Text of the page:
Just Mercy: A Straightforward Tale of Uncommon Humanity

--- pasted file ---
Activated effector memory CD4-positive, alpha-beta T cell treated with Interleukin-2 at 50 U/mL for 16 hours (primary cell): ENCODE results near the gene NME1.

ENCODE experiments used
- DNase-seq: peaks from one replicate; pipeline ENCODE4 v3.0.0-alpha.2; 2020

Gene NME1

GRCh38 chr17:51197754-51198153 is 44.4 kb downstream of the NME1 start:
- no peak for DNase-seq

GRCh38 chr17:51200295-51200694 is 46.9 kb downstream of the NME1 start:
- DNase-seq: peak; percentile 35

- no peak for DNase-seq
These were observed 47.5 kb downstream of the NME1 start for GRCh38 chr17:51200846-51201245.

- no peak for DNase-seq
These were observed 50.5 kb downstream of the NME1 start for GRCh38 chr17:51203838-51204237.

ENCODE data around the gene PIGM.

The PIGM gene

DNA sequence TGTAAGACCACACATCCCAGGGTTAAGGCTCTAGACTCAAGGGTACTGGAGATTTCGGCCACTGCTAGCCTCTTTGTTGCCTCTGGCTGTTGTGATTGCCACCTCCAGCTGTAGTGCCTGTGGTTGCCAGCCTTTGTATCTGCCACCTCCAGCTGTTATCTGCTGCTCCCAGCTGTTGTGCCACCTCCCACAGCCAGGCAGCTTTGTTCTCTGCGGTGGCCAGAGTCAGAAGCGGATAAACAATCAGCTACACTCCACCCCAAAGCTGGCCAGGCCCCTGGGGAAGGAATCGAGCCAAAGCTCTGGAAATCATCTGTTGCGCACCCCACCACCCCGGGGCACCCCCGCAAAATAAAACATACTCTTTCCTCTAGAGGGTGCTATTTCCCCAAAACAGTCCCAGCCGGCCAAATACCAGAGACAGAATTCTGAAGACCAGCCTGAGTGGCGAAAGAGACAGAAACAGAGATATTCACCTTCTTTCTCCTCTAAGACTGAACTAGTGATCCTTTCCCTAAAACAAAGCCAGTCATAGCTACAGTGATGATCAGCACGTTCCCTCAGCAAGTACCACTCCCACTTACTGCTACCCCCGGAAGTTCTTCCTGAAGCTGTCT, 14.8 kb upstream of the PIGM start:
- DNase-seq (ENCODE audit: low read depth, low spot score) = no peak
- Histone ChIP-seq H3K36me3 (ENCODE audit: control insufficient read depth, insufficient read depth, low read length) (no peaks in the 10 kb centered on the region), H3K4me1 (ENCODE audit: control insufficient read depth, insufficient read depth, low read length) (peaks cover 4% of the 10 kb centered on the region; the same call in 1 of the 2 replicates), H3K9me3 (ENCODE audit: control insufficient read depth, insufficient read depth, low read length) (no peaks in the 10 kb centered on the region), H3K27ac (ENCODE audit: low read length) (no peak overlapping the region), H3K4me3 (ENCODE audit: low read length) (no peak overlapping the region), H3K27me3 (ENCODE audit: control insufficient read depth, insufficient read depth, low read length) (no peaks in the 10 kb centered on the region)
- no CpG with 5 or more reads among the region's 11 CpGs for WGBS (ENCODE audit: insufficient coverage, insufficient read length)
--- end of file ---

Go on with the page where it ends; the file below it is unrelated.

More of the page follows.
Following the real-life criminal defense attorney and civil rights icon Bryan Stevenson in his early career defending death row inmates in Alabama, Just Mercy is a straightforward tale of right and wrong, and the hard work that it takes to ensure that “equal justice for all” is more than just a platitude. By that measure, it’s inspiring, but that moral clarity unfortunately saps the movie of much of its narrative tension. Still, even as the movie hits mostly familiar beats, Just Mercy succeeds by imbuing its characters with uncommon humanity. On its face, Just Mercy is a fairly standard courtroom drama, but it’s elevated by two things: its authenticity and the strength of its cast. In a recent interview with The Ringer’s Sean Fennessey, writer-director Destin Daniel Cretton explained his (and Bryan Stevenson’s) desire to make a legal drama that wouldn’t cause lawyers in the audience to roll their eyes. As a civil rights lawyer myself, I can confirm that he mostly succeeds. Just Mercy accurately portrays many of the aspects of civil rights legal advocacy that aren’t typically shown on screen, like witness interviews, building trust and relationships with clients and their families, and reviewing old evidence—which are often just as, if not more important to victory than fiery courtroom speeches. In that sense, Just Mercy makes an interesting companion to Todd Haynes’s Dark Waters, which also concerns itself with the minutiae of civil litigation (there, document review and years of slow-moving appeals) to great emotional effect. That those legal proceedings are at all compelling is largely thanks to Just Mercy’s stellar cast. After proving his movie star bonafides in everything from indie dramas like Fruitvale Station to blockbusters like Creed, Michael B. Jordan takes on the role of Stevenson, which is surprisingly perhaps his most challenging yet. On the surface, it might not appear that way--he’s certainly not going through boxing training or working with complicated visual effects and stunts--but Just Mercy requires Jordan to play characteristics like decency, sympathy, and determination in ways that are not particularly showy. In fact, Jordan’s performance here reminded me of his Black Panther co-star Chadwick Boseman’s performance as T’Challa. Here, Jordan similarly has to anchor his film with quiet nobility, steadily driving the action forward while providing a steady springboard for more colorful supporting characters to bounce from. His quiet focus and empathy mirror both Stevenson’s approach to his practice of law and Cretton’s filmmaking style. In his work, Stevenson takes great care to center the people in their own narratives, emphasizing the essential humanity of his clients; it’s a perfect match for Cretton’s focus on his characters, which, like in his deeply moving debut Short Term 12, makes every person in Just Mercy feel real. They are brought to life by a stellar cast of supporting actors, chief among them Jamie Foxx as Stevenson’s client Walter MacMillan, an innocent man condemned to death. Foxx’s past decade of work has been largely underwhelming, so much so that it would be easy to forget what an electric performer he can be with good material. He fully commits to this role, allowing the audience to invest in Walter MacMillan as a person. MacMillan’s wife (Karan Kendrick), family, and fellow inmates (O’Shea Jackson, Jr., Tim Blake Nelson, and a marvelous Rob Morgan) are all elevated beyond mere stereotypes. The only outlier, unfortunately, is Brie Larson’s Eva Ansley, who isn’t given quite enough to do besides provide Stevenson with steadfast support (but presumably her participation helped get this movie financed, so that alone is enough to justify the presence of a star of her caliber in what is otherwise a thankless role). Just Mercy isn’t breaking any new ground cinematically, but Bryan Stevenson’s work certainly is. Because of that, Just Mercy retains a significant degree of emotional power as an inspiring story about a remarkable man fighting one of the greatest moral injustices of our time.